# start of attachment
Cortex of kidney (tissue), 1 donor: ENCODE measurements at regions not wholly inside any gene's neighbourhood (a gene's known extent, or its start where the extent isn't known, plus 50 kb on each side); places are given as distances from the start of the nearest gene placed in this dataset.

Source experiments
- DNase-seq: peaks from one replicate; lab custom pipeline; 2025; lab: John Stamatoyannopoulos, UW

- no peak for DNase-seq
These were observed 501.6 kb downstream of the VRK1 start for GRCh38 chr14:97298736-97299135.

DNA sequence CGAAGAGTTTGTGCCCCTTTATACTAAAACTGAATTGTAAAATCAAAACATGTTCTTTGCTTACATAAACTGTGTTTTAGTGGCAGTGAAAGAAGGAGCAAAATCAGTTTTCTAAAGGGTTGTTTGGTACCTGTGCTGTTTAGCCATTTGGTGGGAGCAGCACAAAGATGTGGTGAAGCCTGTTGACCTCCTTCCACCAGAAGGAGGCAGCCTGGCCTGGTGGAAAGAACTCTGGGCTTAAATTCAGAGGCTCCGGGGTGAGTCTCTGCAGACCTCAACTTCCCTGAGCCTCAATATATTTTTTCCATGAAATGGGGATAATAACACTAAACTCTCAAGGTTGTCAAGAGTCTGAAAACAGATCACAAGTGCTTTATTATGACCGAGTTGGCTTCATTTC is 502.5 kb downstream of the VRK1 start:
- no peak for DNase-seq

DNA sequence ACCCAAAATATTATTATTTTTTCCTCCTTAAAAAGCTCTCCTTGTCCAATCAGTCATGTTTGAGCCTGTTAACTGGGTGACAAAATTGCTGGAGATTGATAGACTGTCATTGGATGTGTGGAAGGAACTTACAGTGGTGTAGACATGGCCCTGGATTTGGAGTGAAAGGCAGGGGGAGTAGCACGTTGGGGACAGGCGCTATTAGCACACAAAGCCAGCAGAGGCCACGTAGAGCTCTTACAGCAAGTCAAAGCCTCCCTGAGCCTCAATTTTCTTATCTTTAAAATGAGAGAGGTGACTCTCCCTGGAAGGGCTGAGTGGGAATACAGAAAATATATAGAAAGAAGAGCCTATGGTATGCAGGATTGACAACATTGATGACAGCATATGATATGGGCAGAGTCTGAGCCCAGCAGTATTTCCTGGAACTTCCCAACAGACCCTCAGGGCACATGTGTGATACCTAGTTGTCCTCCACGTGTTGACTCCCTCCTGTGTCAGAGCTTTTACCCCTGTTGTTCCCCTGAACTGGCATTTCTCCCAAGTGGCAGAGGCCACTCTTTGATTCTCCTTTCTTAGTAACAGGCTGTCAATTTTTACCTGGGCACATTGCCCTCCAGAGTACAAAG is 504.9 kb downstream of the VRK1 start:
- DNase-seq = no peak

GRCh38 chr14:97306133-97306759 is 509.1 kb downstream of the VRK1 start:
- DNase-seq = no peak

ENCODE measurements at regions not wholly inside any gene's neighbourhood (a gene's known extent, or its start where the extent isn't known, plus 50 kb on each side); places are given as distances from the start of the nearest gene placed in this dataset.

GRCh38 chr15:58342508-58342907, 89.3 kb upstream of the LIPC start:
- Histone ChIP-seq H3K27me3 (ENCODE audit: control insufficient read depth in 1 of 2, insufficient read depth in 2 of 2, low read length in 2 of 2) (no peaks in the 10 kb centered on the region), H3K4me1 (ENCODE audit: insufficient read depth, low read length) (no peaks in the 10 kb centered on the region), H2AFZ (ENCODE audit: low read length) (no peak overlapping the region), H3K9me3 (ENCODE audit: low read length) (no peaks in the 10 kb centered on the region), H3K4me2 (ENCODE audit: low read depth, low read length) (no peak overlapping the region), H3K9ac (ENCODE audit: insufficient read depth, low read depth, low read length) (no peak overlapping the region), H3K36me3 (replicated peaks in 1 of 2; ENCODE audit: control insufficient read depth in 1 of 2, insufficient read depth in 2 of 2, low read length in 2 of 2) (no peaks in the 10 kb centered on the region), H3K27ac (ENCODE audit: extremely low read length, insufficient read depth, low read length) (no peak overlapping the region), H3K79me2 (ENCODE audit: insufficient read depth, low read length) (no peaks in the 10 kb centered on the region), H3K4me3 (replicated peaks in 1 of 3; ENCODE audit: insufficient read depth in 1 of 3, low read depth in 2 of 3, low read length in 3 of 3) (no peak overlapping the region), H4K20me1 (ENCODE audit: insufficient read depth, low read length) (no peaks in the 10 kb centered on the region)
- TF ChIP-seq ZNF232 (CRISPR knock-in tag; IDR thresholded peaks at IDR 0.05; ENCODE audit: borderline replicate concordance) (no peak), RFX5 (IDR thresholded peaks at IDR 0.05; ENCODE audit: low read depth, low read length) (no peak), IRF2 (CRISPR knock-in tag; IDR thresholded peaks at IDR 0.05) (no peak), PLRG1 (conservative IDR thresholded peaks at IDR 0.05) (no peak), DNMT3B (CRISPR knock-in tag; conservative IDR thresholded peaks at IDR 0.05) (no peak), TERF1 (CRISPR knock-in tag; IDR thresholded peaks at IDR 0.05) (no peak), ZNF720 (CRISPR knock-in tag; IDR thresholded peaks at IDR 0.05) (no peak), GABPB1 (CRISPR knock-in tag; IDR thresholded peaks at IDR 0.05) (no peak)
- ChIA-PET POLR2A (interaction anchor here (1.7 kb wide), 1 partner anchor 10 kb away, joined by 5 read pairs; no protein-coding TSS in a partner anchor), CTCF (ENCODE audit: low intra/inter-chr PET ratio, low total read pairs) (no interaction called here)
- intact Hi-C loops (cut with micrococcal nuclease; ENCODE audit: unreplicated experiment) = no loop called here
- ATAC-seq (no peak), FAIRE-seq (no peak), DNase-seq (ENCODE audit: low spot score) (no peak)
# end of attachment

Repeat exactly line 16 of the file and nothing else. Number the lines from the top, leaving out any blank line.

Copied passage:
- ChIA-PET POLR2A (interaction anchor here (1.7 kb wide), 1 partner anchor 10 kb away, joined by 5 read pairs; no protein-coding TSS in a partner anchor), CTCF (ENCODE audit: low intra/inter-chr PET ratio, low total read pairs) (no interaction called here)